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Farmer finds injured hunter in field while combining corn south of Worthington

Oct. 19 incident involved 23-year-old Worthington man who accidentally shot himself in the shoulder.

WORTHINGTON — As a 23-year-old Worthington man continues to recuperate from an accidental gunshot to his shoulder while hunting south of town near Peterson Slough on Oct. 19, the farmer who found the man spoke to The Globe on Monday about the discovery.

Wishing to remain anonymous, the farmer said he was combining corn just west of Peterson Slough late that Tuesday afternoon when he spotted a blaze orange hunting hat and what appeared to be someone waving at him.

“I was combining back and forth and out of the corner of my eye, I saw something out in the field,” the farmer shared. “How he got there, I don’t know. I’d just combined there a half hour before.”

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The farmer said he was about 150 feet away from the hunter when he noticed the hunter wave his arm.

“I thought he was friendly and just waving to me,” the farmer said. But, not understanding why the hunter was in the field in the first place, the farmer turned his combine around and headed across the field to where the man lay on the ground.

“When I got out of the combine, he was saying, ‘Help me, help me,’” the farmer shared, noting that seconds later, the hunter’s cell phone rang and the hunter asked the farmer to answer the call.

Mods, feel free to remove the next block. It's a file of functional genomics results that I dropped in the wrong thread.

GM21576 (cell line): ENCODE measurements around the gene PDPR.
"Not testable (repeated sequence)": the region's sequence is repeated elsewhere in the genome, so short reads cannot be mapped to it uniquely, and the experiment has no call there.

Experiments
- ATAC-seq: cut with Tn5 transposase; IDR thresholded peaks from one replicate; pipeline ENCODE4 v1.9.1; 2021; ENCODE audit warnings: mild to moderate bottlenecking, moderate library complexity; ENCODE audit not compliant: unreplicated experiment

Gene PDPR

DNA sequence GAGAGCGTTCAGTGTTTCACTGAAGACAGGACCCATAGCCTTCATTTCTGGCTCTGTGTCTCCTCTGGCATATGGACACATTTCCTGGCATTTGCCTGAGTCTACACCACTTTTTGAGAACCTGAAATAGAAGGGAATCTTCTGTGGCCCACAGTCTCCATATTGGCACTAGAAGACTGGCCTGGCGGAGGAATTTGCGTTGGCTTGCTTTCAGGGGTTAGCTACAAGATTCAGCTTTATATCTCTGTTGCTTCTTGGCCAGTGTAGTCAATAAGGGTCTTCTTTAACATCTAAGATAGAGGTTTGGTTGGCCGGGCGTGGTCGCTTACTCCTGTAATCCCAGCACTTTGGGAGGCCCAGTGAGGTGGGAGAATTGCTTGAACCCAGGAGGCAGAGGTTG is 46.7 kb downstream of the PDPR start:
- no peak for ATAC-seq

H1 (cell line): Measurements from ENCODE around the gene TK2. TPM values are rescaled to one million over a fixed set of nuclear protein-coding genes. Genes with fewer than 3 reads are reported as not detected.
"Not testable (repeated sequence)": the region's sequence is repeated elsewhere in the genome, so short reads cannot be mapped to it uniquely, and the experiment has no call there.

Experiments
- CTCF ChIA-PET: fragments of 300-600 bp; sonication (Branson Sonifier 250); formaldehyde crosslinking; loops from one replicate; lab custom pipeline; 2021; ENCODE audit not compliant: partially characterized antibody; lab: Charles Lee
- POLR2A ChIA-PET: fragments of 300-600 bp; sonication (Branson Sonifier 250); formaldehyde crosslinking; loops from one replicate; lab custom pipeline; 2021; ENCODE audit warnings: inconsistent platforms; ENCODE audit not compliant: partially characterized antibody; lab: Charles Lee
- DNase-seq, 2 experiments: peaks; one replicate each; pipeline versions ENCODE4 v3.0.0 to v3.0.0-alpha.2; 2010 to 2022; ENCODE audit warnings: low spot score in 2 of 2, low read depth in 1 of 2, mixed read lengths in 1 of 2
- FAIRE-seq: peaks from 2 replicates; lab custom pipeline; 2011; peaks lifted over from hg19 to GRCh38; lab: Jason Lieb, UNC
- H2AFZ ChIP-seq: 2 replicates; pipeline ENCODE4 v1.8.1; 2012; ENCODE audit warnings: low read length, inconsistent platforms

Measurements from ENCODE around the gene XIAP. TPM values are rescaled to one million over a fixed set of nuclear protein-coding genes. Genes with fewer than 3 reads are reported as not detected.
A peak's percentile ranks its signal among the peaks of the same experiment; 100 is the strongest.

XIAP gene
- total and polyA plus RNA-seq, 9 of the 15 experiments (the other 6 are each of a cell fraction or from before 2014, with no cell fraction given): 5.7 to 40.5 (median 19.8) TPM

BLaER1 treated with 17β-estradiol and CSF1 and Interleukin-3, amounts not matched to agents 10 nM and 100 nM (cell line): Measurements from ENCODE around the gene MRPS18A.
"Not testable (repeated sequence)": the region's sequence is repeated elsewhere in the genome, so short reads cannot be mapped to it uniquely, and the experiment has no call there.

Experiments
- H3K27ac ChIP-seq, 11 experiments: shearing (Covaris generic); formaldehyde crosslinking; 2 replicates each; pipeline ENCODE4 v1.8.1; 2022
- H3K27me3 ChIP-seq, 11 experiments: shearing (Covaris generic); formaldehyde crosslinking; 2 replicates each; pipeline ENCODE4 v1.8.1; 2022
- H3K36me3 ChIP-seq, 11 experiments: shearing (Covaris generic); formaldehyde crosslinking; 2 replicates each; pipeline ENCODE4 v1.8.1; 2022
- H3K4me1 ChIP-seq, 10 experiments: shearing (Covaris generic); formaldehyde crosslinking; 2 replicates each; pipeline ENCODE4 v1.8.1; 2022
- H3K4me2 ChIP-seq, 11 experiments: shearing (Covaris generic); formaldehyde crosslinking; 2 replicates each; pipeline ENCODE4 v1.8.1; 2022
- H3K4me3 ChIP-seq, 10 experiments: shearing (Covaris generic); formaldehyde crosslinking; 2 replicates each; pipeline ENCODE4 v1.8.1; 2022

On the other end of the line was the hunter’s girlfriend, whom the hunter had called after the gun discharged. He told her he was at Peterson Slough, but she didn’t know where that was. The farmer helped direct her to the location, and a passenger in the woman’s car relayed the address to the 911 dispatcher.

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Peterson Slough, shown in an aerial photograph taken by Okabena-Ocheda Watershed District Administrator Dan Livdahl, is one area where water from the drawdown of Lake Ocheda, on entering the slough from the bottom right, slows down due to vegetation. (Submitted photo)

“It wasn’t too long and the deputy came screaming in there,” the farmer said, adding that ultimately, nearly a handful of sheriff’s deputies and Worthington police officers were on the scene, as well as the Round Lake Rescue and Sanford Worthington Ambulance.

The first deputy to arrive kept the hunter talking until medics arrived, asking the hunter what kind of gun he had and what kind of shells he was using. The hunter said he’d left the gun in the trees so he could reach the combine. The gun was recovered that night.

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The hunter also told law enforcement, who then shared with the farmer, that he knew he had to get to the combine — it was the only hope he had for survival. He was in intense pain from the gunshot wound to his shoulder and was bleeding considerably.

When the farmer found him, blood had seeped from his shoulder down his torso and through his jeans.

The farmer also learned from one of the deputies that the hunter had been using his gun as a walking stick, which is how he was accidentally shot in the shoulder. It’s unknown whether the gun was on safety, but it is believed the trigger was somehow engaged by walking through the weeds, reeds or small trees in the area by Peterson Slough.

Julie Buntjer became editor of The Globe in July 2021, after working as a beat reporter at the Worthington newspaper since December 2003. She has a bachelor's degree in agriculture journalism from South Dakota State University.
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